Knee pain is one of the most common injuries associated with cycling. This is largely due to the repetitive nature of cycling and the compressive forces associated with a poorly fitted bike fit.
A poor bike fit or even a change in equipment (shoes, cleats, saddle, etc.) can increase the amount of compressive force the knee cap places onto the knee joint. This will result in higher contact forces between the kneecap and knee joint causing pain and restriction in function.
While the body can tolerate these compressive forces in small doses, the repetitive nature of cycling can lead to the onset of knee pain. Especially if coupled with a spike of increased duration or an increase in intensity, or both, during training and racing.
A poorly fitted bike is one reason cyclist can experience knee pain. Another reason is due to poor cycling technique.
Common errors in cycling technique include a poor heel position at the bottom of the pedal stroke and a knee valgus pattern as a cyclist pushes down on the pedal from the top of the pedal stroke. Both will increase the amount of compressive force the knee cap places onto the knee joint, with a valgus knee pattern putting more compressive force on the outside of the knee. This will result in higher contact forces between the kneecap and knee joint causing pain and restriction in function.
As mentionted previously, the body is great at tolerating and adapting to these compressive forces but a repetitive amount as seen in cycling can lead to the onset of knee pain.
The only way to help reduce the chance of knee pain, and to improve your cycling efficiency and run off the bike, is to make sure you are correctly fitted to your bike.
A poorly fitted bike can be both inefficient and non-aerodynamic, while also causing pain within the lower back, upper back, shoulders, neck, arms and knees.
An ideal bike fit includes understanding the individual athlete and their specific racing requirements. The key aspects of any bike fit are aerodynamics, comfort and power (or speed).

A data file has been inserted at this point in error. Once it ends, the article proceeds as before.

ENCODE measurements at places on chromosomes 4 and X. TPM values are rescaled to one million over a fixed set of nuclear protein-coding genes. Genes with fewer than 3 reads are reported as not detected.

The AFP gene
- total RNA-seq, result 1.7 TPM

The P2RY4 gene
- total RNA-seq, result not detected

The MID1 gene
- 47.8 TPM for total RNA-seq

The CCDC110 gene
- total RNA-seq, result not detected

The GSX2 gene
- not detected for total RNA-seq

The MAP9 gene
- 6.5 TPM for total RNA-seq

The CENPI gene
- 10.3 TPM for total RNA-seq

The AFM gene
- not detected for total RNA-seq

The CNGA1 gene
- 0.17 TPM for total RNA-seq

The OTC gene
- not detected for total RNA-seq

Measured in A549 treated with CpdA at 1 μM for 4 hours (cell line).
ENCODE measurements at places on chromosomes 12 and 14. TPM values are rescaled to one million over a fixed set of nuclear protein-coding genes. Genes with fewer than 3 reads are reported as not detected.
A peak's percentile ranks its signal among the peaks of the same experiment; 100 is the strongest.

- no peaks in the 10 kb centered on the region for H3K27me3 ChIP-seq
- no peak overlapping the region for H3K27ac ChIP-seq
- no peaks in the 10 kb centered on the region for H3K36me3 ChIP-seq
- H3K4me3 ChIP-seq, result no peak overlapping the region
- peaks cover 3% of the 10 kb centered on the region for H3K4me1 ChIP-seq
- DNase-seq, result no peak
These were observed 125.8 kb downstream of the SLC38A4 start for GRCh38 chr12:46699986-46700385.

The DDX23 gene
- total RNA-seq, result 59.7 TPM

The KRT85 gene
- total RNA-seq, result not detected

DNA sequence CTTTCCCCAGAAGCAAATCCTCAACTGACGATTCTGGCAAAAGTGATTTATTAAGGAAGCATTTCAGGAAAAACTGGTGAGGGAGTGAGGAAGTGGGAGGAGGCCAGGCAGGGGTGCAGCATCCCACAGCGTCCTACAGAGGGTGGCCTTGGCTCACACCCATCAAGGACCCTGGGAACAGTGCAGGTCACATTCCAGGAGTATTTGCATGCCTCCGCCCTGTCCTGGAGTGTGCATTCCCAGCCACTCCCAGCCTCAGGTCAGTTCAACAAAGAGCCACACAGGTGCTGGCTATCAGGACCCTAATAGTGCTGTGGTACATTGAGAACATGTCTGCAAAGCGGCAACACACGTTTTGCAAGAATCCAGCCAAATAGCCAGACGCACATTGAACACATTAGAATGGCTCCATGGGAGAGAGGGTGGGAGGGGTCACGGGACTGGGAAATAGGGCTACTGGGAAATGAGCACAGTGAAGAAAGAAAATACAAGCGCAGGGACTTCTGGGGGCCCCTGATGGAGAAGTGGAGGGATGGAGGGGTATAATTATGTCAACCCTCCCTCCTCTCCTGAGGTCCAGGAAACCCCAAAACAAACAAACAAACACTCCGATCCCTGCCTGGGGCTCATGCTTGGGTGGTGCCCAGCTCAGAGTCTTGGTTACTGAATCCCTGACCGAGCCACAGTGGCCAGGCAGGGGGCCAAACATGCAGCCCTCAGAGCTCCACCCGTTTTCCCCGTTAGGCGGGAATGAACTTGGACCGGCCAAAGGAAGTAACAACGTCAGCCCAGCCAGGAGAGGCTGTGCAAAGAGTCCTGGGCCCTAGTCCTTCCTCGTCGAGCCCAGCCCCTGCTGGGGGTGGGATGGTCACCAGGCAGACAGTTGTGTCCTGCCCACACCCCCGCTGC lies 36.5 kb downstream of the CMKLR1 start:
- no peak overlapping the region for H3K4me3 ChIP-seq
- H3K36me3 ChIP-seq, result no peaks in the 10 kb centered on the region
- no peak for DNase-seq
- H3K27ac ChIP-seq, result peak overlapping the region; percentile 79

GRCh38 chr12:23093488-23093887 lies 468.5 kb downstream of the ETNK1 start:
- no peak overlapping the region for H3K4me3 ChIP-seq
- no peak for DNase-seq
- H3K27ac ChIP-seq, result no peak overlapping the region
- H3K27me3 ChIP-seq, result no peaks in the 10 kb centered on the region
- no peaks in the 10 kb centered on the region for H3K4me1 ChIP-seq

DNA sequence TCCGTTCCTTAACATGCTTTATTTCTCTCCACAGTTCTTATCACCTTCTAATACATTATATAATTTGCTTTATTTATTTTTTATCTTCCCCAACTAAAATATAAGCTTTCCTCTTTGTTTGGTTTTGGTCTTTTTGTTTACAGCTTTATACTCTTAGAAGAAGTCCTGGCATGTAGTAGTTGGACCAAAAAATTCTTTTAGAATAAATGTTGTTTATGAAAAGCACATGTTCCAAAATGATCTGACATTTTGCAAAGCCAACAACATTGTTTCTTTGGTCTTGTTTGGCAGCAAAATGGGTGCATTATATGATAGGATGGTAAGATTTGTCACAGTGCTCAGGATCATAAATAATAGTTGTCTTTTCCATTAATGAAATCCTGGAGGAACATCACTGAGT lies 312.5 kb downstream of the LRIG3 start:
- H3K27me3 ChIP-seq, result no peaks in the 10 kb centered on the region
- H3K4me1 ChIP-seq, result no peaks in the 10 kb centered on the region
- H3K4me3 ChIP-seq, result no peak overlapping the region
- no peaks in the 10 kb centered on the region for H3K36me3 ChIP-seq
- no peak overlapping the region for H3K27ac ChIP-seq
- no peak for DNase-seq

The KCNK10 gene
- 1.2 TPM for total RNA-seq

Knowing the athletes history and racing requirements will determine the approach needed for their bike fit. A bike fit for a sprint distance event can focus on aerodynamics and power while sacrificing some comfort. While a bike setup for an Ironman or road racing would prioritise comfort and aerodynamics with less focus on power. If you find yourself moving out the saddle or sitting up frequently then you are losing the advantage of being aerodynamic.
Mistakes can be made setting up a bike that can cause poor performance and increase the risk of an injury. Handlebar position on a bike is important for the athletes aerodynamics, though if fitted poorly can put more stress onto the shoulders and back and can result in pain with a loss of comfort, aerodynamics and efficiency.
Seat position is an important part of any bike fit. If the saddle is too low, you’re not using the full potential of your leg lever, resulting in a less efficient pedal stroke. If the saddle is too high, this will cause the pelvis to move around more on the saddle resulting in strain on the lower back and again a less efficient pedal stroke.
Remember you are unique as an athlete and so is your bike set-up. You need to find the right balance of aerodynamics, power and comfort for each of your race day requirements. Once you get your ideal bike fit, it is important to spend as much time as possible to adapt to the position and become efficient on your bike.
If you would like to book a bike fitting, simply book online with our resident Physiotherapist, Steve Stringer of Nspire Physiotherapy.